Curtains vary according to cleanability, ultraviolet light deterioration, oil and dust retention, noise absorption, fire resistance, and life span. Curtain may be moved by hand, with cords, by press-button pads or remote-controlled computers. Measuring the curtain size needed for each window varies greatly according to the type of curtain needed, window size, and type and weight of curtain.

An adaptation of the curtain may be a blind or, in warmer countries, wooden Window shutter that are fixed to the outside of the building to provide privacy and still keep the building cool inside. Curtains are a form of window treatment, and complete the overall appearance of the house. Window treatment helps control the ambiance and flow of natural light into the room. The effect of drapery or curtains, is best seen in daylight, and with proper indoor light positioning, it can look attractive even at night

Drapery

Drapery is a general word referring to cloths or textiles (Old French drap, from Late Latin drappus). It may refer to cloth used for decorative purposes – such as around windows – or to the trade of retailing cloth, originally mostly for clothing, formerly conducted by drapers.

In art history, drapery refers to any cloth or textile depicted, which is usually mostly clothing. The schematic depiction of the folds and woven patterns of loose-hanging clothing on the human form, with ancient prototypes, was reimagined as an adjunct to the female form by Greek vase-painters and sculptors of the earliest fifth century and has remained a major source of stylistic formulas in sculpture and painting, even after the Renaissance adoption of tighter-fitting clothing styles. After the Renaissance, large cloths with no very obvious purpose are often used decoratively, especially in portraits in the grand manner; these are also known as draperies.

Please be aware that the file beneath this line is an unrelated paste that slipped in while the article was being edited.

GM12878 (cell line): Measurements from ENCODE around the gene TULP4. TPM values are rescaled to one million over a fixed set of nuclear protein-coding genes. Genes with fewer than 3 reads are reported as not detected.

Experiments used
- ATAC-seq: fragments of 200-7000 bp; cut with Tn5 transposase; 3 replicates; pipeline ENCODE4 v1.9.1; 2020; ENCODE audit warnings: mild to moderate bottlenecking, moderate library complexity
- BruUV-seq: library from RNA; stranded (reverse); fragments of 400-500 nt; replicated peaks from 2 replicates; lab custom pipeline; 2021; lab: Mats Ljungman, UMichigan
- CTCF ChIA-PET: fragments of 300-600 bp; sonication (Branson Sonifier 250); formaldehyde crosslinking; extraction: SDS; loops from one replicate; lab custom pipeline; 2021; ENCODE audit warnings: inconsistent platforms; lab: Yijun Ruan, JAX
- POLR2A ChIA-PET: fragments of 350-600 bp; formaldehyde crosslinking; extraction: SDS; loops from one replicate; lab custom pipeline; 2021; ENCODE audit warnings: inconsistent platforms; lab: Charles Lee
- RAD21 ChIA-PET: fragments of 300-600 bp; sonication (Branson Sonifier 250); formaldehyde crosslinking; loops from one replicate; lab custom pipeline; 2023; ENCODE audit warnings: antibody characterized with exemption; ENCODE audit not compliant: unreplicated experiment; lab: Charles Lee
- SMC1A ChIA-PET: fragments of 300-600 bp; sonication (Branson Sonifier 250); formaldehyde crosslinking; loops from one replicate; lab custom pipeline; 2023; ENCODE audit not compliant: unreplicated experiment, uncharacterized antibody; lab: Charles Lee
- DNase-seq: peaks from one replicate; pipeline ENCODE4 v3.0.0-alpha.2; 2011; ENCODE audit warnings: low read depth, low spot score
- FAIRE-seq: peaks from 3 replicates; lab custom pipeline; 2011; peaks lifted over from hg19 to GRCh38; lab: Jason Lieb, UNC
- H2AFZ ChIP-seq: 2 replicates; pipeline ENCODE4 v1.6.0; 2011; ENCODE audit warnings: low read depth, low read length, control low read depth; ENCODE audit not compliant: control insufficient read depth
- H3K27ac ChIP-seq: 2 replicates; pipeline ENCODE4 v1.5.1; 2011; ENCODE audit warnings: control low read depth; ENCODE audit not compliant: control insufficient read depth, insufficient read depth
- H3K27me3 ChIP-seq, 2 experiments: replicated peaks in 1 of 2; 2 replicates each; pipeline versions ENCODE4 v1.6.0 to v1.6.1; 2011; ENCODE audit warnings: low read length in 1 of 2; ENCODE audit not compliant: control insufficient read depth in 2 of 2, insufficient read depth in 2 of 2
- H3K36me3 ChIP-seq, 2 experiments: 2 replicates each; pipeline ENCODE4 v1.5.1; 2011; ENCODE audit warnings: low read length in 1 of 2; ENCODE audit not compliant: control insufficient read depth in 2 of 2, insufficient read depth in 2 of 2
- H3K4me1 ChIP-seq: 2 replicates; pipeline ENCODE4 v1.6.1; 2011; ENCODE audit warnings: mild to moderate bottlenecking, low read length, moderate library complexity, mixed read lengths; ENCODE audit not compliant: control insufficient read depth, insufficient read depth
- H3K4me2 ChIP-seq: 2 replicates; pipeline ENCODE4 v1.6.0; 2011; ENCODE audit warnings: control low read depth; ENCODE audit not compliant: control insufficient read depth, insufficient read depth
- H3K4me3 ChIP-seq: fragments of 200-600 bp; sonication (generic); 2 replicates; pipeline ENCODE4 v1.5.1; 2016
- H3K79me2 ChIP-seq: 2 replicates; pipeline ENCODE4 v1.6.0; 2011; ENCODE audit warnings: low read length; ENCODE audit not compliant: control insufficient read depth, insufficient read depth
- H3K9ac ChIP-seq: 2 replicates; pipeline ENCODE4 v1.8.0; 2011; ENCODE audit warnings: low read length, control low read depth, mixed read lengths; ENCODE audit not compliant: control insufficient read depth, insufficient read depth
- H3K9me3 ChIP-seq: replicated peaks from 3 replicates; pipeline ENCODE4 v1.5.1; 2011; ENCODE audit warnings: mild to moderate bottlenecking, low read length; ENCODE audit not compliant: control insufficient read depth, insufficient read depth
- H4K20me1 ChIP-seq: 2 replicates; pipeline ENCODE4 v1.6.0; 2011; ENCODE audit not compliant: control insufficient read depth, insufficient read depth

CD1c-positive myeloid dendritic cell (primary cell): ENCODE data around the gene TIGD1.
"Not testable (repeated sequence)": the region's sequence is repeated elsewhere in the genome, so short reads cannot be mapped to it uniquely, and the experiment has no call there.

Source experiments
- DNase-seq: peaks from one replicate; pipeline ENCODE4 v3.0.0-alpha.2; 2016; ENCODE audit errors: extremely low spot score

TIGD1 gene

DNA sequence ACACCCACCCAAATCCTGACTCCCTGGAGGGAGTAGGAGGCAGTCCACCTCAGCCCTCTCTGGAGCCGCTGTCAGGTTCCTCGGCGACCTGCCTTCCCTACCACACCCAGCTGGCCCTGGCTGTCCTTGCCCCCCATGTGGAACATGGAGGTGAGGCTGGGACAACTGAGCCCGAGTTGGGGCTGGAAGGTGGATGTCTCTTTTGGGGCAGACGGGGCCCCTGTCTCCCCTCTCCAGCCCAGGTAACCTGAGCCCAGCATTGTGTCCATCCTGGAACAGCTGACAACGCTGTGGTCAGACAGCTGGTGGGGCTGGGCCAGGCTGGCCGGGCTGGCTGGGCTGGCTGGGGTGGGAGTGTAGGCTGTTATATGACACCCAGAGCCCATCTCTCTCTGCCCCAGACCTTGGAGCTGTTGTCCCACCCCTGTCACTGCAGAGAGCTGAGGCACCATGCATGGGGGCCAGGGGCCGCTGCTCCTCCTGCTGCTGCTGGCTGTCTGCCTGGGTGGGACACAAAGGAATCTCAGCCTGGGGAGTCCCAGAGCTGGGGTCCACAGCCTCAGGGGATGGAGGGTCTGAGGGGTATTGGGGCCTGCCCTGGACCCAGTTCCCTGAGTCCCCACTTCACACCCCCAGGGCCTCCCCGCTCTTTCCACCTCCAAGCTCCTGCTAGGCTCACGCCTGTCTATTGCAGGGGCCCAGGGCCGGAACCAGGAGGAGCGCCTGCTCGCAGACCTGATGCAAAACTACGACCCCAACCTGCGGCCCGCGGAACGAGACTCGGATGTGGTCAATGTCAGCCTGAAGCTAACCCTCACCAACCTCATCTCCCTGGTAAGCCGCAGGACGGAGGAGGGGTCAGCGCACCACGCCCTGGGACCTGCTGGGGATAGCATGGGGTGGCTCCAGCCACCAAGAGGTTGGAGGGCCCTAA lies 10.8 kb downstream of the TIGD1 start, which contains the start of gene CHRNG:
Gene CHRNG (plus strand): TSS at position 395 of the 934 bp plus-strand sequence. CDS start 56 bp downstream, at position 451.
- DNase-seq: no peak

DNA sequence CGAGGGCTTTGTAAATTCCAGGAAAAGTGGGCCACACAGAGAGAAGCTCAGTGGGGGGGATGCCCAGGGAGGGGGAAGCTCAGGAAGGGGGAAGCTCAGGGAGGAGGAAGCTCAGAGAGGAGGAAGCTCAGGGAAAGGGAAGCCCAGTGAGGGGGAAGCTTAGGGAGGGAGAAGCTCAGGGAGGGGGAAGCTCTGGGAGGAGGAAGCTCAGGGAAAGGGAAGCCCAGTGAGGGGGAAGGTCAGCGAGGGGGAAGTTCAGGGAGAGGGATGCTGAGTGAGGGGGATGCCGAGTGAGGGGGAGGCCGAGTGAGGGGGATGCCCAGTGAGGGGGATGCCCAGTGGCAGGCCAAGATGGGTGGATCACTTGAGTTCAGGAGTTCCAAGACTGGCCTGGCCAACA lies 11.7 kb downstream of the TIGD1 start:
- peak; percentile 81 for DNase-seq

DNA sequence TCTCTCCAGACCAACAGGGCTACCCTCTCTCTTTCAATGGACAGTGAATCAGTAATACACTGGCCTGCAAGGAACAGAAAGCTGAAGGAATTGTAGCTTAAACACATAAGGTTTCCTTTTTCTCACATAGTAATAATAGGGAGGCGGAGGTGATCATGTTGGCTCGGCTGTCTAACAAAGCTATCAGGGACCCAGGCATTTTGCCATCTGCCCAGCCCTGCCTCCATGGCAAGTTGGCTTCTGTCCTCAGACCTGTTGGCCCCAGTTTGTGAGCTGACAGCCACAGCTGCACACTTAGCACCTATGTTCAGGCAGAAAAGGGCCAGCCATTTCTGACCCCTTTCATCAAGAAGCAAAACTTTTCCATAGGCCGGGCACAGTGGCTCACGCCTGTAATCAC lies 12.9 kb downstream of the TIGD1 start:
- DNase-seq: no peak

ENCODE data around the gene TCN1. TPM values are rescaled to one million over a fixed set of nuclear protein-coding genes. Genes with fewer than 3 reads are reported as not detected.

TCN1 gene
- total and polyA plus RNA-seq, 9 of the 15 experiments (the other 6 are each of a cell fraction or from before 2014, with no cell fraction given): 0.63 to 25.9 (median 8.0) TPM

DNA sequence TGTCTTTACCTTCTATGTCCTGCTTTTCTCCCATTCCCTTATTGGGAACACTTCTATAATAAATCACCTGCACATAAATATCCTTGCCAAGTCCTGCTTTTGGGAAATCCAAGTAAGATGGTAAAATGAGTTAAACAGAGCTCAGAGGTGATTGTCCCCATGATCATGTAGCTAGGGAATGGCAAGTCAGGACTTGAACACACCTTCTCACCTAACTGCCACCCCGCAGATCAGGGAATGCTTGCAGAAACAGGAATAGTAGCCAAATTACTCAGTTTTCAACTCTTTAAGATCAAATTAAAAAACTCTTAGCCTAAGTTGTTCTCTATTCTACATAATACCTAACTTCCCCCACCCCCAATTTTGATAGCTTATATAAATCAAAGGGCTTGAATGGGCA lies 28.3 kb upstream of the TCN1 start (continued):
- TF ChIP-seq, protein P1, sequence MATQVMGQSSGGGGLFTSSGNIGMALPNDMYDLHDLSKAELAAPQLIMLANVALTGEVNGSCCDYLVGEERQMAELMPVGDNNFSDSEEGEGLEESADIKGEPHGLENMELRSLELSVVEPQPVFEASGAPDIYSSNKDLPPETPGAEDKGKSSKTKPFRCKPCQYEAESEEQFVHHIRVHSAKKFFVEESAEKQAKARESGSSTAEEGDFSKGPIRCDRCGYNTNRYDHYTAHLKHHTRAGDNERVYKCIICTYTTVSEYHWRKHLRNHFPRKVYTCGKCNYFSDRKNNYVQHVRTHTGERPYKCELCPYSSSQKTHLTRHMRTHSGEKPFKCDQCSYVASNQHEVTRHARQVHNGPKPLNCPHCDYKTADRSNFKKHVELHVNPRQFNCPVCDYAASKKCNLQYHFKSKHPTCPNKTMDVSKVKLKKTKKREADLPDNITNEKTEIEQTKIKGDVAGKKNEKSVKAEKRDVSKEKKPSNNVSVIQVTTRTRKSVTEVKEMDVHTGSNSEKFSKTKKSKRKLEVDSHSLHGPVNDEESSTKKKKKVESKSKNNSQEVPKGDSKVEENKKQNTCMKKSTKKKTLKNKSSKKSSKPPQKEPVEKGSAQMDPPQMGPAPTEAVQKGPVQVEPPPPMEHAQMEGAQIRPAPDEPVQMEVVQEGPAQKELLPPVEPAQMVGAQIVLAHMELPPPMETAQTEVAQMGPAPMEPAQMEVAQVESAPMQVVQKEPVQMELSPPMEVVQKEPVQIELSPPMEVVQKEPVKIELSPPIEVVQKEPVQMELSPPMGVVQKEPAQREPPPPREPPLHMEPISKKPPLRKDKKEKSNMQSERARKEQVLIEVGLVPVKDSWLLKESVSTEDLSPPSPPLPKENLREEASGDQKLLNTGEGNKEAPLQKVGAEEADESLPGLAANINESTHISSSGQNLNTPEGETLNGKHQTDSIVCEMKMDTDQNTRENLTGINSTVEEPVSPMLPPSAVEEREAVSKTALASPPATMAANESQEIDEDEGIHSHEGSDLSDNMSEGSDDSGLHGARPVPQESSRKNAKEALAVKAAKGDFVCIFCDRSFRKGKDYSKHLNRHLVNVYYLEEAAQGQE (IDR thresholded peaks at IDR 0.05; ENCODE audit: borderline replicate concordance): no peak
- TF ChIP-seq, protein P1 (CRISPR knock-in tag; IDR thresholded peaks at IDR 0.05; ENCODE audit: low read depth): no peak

Sheer Fabric

Sheer fabric is fabric which is made using thin thread and/or low density of knit and which results in a semi-transparent and flimsy cloth. Some fabrics become transparent when wet.

The sheerness of a fabric is expressed as a numerical denier which ranges from 3 (extremely rare, very thin, barely visible) to 15 (standard sheer for stockings) up to 30 (semi opaque) until 100 (opaque). The choice of a sheer fabric is dependent on the translucence desired. The materials which can be made translucent include gossamer, rayon or nylon. Sheer fabric comes in a wide variety of colors, but for curtains white and shades of white, such as cream, winter white, eggshell, and ivory are most popular. In some cases, sheer fabric may be embellished with embroidered patterns or designs.

Sheer curtains
The most common use for sheer fabric is in making of curtains, which allows for sunlight to pass through during daylight, while maintaining a level of privacy. Due to the loose weave in sheer fabrics curtains offer very little in the way of heat insulation. However, when it is lighter on the inside of a room than it is on the outside (such as at nighttime), then the inside of the room can be seen from the outside.

Window Blind

A window blind is a specific type of window covering which is made with slats of fabric, wood, plastic or metal that adjust by rotating from an open position to a closed position by allowing slats to overlap. Metal window blinds are often used outside of the house or business to protect against theft, temperature, vision, bad weather and fire (in fire-prone areas). Often these blinds are machine-operated, rather than hand operated.

The horizontal version uses a thin woven "ladder" system to suspend the slats and enable slats to be closed via a rotating drum to which each upper end of the woven ladder is wrapped and attached. A lift cord allows the blind to be pulled up and stack tightly to top of window when desired.